With no background in foreign affairs — a deficit for a presidential candidate — she accepted the United Nations appointment and became one of only a half-dozen women in a cabinet-level job. An Indian-American, she also became one of the even smaller number of people of color at the top of the administration.

    Ms. Haley quickly positioned herself as the equal of then-Secretary of State Rex Tillerson. Because of his tentative demeanor and rare public appearances, Mr. Tillerson essentially ceded his role as America’s leading foreign policy voice to Ms. Haley.

    Once Mike Pompeo replaced Mr. Tillerson and John Bolton, a former United Nations envoy who detests the organization, became White House national security adviser, they asserted more influence. There have been conflicts reported between Ms. Haley and Mr. Bolton, in particular.
     
  11. 飞来客

    飞来客 本站元老 ID:64158 VIP

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    搞裙带关系?
     
  12. soysauce

    soysauce 初级会员 ID:125942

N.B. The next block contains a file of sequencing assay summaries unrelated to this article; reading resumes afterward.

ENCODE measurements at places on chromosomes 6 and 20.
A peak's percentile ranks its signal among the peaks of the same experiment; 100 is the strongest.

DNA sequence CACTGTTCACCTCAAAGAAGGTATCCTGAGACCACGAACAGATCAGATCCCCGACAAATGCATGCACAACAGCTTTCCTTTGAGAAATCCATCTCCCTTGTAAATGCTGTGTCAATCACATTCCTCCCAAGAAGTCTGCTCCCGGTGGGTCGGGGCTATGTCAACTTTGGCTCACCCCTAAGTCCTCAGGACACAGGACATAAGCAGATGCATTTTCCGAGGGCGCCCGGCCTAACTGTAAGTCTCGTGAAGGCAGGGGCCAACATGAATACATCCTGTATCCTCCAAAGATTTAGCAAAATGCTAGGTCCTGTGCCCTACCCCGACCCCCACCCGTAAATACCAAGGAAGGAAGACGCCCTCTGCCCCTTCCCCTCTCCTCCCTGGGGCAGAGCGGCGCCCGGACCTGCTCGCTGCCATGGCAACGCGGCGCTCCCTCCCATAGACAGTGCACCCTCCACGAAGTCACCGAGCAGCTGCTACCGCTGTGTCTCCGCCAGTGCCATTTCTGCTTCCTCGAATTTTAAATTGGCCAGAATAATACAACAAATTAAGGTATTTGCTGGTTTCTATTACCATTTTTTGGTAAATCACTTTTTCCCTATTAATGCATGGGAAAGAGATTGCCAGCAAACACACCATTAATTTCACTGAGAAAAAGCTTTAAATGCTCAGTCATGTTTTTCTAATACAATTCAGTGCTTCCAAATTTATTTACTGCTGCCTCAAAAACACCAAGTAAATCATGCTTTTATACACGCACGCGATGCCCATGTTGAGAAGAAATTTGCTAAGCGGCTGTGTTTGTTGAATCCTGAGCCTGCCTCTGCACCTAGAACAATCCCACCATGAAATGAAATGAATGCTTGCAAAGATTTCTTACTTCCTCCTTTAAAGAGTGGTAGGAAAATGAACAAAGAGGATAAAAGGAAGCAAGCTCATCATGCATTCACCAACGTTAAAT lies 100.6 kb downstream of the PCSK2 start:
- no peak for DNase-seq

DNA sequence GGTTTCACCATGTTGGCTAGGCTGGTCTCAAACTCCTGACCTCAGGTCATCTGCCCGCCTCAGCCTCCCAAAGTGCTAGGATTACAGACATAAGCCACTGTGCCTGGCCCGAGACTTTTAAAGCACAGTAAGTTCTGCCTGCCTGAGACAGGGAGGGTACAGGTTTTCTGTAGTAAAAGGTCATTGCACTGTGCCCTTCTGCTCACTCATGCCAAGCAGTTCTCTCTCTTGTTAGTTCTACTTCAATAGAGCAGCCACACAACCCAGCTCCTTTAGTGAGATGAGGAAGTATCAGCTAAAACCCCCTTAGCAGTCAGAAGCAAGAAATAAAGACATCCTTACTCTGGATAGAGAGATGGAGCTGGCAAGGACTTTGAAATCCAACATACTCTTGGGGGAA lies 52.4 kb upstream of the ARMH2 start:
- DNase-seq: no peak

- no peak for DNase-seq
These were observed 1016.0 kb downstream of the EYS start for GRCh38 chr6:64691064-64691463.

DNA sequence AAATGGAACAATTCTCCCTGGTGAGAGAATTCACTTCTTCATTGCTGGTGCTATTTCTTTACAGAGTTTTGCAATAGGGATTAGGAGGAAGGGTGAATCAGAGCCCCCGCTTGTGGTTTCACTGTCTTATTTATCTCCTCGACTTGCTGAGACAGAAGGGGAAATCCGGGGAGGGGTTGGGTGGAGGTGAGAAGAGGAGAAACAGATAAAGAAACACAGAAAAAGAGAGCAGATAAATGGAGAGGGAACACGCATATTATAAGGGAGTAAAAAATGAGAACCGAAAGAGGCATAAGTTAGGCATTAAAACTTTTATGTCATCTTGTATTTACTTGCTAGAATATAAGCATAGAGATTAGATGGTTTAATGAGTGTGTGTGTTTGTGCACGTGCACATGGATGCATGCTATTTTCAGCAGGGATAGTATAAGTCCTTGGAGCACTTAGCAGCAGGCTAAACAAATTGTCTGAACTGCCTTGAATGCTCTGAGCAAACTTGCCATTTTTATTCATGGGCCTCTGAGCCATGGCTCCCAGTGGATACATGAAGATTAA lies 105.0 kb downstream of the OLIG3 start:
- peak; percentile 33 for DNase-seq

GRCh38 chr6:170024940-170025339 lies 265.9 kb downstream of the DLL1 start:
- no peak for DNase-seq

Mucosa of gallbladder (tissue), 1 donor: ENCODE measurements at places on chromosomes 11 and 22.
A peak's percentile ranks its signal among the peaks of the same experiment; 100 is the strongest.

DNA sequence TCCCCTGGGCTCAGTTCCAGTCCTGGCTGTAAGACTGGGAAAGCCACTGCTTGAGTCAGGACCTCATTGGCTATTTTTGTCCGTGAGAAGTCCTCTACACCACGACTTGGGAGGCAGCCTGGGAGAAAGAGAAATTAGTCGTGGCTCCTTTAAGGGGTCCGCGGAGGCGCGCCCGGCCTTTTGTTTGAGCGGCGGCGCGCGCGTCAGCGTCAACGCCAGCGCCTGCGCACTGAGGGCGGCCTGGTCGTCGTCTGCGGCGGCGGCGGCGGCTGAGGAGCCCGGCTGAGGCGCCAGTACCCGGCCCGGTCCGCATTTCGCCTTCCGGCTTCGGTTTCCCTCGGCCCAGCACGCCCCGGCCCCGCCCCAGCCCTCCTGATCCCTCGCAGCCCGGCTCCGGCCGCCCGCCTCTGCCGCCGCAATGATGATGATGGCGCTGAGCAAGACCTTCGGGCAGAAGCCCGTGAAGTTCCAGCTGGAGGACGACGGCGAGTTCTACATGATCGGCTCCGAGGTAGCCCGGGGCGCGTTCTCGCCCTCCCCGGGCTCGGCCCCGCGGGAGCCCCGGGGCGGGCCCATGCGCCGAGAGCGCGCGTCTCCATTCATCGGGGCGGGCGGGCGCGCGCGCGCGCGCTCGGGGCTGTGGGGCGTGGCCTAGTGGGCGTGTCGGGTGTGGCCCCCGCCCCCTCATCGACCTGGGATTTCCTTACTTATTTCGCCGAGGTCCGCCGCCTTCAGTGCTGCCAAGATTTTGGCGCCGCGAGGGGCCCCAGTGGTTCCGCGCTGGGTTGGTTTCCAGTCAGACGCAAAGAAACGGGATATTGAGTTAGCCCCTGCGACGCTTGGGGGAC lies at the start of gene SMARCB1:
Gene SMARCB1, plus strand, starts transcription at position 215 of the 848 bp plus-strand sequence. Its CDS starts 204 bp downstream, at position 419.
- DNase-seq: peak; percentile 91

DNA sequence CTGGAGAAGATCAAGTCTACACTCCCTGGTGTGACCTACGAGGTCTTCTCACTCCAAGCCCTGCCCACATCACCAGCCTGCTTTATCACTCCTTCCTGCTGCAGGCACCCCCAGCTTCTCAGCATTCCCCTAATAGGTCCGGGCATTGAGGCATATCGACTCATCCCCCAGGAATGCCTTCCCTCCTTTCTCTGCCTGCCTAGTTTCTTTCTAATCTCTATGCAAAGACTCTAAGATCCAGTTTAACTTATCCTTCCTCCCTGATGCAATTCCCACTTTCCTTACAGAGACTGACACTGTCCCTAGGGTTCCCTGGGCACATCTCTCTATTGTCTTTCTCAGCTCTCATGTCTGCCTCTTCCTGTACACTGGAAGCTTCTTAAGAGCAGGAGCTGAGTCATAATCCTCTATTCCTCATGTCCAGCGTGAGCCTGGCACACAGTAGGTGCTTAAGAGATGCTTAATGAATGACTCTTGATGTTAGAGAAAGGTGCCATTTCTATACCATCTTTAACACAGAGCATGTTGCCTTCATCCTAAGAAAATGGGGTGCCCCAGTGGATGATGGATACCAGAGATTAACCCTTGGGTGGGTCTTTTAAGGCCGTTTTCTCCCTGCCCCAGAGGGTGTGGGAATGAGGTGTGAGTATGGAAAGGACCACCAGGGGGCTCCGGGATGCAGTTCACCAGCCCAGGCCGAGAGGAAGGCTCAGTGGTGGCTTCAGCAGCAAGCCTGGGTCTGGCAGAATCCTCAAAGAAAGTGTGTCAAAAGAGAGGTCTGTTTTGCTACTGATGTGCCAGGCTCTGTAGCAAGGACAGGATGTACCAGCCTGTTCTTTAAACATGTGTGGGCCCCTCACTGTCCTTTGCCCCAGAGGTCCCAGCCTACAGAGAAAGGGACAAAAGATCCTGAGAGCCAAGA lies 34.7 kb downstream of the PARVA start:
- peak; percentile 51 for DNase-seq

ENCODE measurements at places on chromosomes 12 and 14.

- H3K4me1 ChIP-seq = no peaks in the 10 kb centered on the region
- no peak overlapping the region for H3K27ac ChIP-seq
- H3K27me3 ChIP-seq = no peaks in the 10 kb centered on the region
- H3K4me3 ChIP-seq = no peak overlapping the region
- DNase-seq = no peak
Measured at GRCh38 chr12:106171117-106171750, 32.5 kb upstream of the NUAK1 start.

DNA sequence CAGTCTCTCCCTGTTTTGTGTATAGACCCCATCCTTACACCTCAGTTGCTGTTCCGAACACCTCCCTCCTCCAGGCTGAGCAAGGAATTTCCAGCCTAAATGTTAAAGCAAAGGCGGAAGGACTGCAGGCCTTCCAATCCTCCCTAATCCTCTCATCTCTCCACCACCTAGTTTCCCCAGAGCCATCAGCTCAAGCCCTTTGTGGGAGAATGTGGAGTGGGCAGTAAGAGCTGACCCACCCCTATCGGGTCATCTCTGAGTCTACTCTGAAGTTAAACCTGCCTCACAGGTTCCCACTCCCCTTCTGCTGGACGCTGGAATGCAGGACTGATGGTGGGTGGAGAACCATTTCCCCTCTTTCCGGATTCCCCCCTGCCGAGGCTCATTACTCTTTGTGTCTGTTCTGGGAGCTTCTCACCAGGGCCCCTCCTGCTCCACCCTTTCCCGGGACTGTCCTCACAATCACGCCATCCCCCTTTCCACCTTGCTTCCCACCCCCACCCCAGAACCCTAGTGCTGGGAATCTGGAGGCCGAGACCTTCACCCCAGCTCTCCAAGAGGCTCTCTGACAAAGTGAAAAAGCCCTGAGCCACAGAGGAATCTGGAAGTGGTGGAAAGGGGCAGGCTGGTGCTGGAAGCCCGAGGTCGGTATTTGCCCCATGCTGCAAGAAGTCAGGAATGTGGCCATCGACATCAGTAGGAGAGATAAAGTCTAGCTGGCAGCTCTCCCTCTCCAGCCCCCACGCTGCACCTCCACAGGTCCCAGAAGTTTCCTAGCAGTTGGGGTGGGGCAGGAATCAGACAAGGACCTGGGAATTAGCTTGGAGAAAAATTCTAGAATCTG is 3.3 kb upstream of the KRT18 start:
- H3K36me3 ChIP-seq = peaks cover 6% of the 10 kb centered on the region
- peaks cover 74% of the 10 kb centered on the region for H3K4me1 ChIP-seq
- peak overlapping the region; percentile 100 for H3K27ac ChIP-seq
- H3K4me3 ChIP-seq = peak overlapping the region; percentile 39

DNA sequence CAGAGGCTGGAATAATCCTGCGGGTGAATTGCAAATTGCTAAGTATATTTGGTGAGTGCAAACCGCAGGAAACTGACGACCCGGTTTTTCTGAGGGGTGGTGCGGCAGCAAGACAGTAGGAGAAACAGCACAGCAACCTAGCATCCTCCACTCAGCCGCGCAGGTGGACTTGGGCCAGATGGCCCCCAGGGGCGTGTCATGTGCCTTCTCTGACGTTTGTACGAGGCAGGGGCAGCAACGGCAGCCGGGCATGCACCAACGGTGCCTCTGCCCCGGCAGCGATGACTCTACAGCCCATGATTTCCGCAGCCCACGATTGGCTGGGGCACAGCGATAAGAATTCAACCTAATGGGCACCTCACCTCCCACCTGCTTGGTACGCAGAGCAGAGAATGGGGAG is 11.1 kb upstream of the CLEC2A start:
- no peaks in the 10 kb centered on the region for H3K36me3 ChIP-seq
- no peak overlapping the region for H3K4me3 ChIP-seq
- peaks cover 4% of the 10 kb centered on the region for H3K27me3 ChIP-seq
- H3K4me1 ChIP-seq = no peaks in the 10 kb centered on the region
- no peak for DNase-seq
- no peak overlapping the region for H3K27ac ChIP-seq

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    学习我党先进经验,建红色帝国。最祟拜中国的,就是床婆全家了。
     
  13. Teddy

    Teddy 本站元老 ID:680 VIP

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    感觉是个悲剧人物,川普的炮灰,前途堪忧
     
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  14. ottawa_tj

    ottawa_tj 知名会员 ID:148791

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    The word of the day: nepotism.

     
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  15. ottawa_tj

    ottawa_tj 知名会员 ID:148791

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    前任南卡州长,联合国大使,还是个女的。。。

    trump要是2020年下台,她就是2024年强有力的共和党的总统候选人。
     
    已获得GuardianAngelTeddy的支持。
  16. 飞来客

    飞来客 本站元老 ID:64158 VIP

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    据说川普很听他女儿的话,如果Ivanka 真的上位,可能对川普的莽撞性格会有劝阻作用,会收敛些,是好事。